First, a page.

This action might not be possible to undo. Are you sure you want to continue?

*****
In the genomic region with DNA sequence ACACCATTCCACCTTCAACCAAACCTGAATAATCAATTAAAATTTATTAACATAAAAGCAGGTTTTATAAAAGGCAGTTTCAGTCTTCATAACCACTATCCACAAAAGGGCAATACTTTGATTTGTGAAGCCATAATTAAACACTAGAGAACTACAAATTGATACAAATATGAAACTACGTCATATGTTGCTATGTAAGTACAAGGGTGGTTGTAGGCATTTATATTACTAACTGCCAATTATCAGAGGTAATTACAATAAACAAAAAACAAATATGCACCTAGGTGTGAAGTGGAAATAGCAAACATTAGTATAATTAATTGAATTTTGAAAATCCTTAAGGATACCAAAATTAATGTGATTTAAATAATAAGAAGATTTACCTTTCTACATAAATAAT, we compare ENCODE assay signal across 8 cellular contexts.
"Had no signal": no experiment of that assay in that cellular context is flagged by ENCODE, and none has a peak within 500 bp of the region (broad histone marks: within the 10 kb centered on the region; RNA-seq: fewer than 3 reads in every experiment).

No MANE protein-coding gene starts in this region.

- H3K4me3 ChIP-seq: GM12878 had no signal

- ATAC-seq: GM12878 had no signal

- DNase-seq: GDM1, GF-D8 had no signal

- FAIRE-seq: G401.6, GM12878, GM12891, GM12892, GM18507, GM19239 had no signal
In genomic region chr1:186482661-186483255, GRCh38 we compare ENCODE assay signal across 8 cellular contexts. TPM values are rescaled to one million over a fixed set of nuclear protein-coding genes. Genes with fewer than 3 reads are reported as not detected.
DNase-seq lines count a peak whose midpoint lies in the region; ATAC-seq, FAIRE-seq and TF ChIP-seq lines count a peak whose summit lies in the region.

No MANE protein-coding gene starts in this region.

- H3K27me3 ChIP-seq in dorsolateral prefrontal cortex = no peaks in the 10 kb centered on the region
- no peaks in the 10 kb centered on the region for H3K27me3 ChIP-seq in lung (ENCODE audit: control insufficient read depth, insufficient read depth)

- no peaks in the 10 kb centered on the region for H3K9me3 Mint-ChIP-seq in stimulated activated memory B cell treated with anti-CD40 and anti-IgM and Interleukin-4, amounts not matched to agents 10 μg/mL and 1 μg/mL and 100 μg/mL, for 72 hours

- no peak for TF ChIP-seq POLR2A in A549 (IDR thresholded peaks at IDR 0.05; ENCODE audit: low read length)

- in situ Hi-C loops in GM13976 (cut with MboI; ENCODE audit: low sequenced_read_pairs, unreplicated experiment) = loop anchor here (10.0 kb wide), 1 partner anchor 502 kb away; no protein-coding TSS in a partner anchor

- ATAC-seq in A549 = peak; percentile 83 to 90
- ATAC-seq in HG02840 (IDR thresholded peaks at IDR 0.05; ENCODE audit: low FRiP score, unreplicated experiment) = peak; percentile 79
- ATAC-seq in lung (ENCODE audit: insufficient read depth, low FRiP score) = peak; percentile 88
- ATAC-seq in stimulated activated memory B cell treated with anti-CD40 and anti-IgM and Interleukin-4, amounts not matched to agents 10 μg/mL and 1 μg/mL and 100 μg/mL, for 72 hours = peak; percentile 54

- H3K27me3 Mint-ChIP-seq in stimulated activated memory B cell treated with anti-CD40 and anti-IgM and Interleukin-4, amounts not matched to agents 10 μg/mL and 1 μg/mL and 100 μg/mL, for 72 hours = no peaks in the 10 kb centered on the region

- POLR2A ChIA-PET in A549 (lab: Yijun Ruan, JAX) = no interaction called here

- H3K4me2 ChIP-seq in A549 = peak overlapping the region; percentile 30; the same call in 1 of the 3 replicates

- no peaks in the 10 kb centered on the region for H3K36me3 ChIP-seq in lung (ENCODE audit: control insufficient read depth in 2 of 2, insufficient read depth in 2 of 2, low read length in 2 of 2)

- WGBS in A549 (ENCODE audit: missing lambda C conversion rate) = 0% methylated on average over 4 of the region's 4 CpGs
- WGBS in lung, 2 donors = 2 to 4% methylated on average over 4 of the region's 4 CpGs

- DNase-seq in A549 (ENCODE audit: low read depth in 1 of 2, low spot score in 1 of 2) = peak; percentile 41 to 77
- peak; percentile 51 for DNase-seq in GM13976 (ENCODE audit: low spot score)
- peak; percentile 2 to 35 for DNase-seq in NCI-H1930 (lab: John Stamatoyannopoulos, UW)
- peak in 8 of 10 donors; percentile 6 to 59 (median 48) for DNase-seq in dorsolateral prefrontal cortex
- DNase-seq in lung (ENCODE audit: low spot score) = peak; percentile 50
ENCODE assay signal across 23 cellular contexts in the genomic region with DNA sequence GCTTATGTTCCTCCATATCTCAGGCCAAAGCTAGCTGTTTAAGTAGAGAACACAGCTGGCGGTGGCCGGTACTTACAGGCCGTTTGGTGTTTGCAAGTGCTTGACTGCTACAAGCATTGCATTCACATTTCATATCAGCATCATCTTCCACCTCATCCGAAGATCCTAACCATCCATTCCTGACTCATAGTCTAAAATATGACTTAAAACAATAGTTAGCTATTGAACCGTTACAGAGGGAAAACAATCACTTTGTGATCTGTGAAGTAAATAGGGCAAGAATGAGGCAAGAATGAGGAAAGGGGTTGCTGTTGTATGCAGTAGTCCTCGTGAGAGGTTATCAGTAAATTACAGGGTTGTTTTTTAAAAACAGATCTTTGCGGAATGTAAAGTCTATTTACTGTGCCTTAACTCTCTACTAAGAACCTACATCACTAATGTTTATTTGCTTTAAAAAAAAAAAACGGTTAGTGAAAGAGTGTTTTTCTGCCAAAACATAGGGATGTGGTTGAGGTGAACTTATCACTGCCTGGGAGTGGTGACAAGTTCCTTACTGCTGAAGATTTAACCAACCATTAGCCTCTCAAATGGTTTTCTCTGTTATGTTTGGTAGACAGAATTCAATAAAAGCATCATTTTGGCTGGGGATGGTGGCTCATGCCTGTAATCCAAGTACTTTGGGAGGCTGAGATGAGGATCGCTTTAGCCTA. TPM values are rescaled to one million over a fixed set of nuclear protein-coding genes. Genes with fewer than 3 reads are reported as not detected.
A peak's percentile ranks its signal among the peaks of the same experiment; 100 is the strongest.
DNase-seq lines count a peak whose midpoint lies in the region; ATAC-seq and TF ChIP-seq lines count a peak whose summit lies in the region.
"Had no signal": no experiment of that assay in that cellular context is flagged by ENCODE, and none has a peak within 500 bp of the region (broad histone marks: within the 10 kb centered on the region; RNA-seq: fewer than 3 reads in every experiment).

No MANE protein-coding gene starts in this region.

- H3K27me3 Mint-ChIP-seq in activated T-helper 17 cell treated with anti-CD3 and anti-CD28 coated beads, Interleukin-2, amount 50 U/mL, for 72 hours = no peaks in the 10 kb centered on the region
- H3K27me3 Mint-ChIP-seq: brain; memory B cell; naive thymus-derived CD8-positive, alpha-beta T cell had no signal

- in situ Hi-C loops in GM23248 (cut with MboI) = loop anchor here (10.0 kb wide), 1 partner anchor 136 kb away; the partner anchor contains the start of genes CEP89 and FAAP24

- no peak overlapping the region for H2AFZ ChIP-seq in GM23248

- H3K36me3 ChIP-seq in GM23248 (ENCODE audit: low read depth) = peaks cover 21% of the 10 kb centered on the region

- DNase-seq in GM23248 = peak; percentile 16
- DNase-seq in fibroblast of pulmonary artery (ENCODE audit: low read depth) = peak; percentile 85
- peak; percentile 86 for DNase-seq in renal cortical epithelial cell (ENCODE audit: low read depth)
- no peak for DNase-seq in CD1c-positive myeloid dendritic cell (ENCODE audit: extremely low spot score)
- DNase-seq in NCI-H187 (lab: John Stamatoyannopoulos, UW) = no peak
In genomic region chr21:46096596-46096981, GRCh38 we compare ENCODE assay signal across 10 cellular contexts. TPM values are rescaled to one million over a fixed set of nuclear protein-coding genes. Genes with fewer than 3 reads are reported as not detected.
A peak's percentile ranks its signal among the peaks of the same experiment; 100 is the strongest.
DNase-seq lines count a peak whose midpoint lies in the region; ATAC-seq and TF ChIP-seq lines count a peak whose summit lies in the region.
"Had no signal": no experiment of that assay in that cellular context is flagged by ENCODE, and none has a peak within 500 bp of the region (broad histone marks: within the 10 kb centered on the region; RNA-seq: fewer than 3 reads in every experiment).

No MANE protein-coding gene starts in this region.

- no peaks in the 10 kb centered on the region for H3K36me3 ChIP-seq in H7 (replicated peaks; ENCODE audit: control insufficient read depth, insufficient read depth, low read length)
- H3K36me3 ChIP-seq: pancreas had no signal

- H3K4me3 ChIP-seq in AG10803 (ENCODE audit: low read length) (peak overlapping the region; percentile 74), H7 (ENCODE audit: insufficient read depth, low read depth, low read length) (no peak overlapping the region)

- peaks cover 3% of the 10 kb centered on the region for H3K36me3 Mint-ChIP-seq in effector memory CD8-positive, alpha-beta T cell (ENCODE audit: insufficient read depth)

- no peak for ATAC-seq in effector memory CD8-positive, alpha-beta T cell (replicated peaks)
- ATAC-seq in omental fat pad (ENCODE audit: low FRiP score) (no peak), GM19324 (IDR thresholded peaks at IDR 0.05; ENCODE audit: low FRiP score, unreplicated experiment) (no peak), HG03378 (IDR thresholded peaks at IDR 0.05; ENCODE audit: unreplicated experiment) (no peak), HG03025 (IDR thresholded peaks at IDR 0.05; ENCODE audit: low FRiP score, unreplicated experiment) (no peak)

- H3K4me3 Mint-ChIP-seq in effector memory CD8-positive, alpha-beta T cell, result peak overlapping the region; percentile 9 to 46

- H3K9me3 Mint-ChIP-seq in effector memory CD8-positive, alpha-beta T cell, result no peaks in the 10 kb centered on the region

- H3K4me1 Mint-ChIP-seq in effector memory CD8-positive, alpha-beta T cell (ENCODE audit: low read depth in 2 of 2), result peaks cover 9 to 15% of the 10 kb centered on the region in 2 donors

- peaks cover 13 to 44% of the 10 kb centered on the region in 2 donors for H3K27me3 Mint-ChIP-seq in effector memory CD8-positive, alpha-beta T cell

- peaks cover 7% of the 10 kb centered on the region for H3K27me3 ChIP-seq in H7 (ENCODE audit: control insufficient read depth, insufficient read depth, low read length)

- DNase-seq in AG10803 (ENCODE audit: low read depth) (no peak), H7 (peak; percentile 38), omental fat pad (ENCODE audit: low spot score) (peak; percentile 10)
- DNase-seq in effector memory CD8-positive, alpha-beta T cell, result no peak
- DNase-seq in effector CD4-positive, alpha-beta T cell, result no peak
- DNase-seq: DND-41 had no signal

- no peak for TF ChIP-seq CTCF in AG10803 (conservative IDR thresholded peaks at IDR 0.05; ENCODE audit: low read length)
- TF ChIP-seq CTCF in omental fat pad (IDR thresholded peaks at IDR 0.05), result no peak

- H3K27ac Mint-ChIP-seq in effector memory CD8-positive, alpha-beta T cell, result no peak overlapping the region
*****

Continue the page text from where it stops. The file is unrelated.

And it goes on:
” subtly suggests: “The Brain is just the weight of God . with their disruption and failure (34). For Dickinson. more significantly. Loss of consciousness.. pain.SABine SieLke ”The Brain .” (Fr598)./ And they will differ . “Perception in itself” comes out as “a Gain” and a recurrent motivation of many of her poems (Fr1103).1 Based on what Roland Hagenbüchle calls “phenomenological reduction”—a focus not so much on things and phenomena themselves.2 Our knowledge of the brain and its functions do not resound a proximity to God. and language—all of which her texts insistently interrogate—as the riddling end of her poem “The Brain . paralysis./ As Syllable from Sound . but on how they affect our body and mind—many of Dickinson’s poems are preoccupied with physiological operations and.Heft them .is wider than the Sky .is wider than the Sky .is wider than the Sky . the poem also insinuates that these mental spaces evolve from neurophysiologic processes. on a magnitude that “pain” may easily reduce to “The minute Circumference / Of a single Brain” (Fr833) by resisting the term mind and privileging the word brain.” or: Re-Cognizing Emily Dickinson ickinson’s poem “The Brain .” (Fr598) not only insists on the immense scope of our mental universe. Thus.Pound for Pound . theology. even if “Perception of an object costs / Precise the Object’s loss .” as Dickinson puts it. only poetry can do that.if they do ./ For . this cognitive surplus escapes science. For Dickinson. and the limits of perception are central to her poetry and poetics—a poetics that explores the lacunae and gaps of cognition and exposes the brain’s capacity to break down information and remember experiences and sense impressions in a highly selective and associative manner. Does this in turn mean that poetry may also spell out cerebral processes? © 2008 The Johns Hopkins University Press D 68 .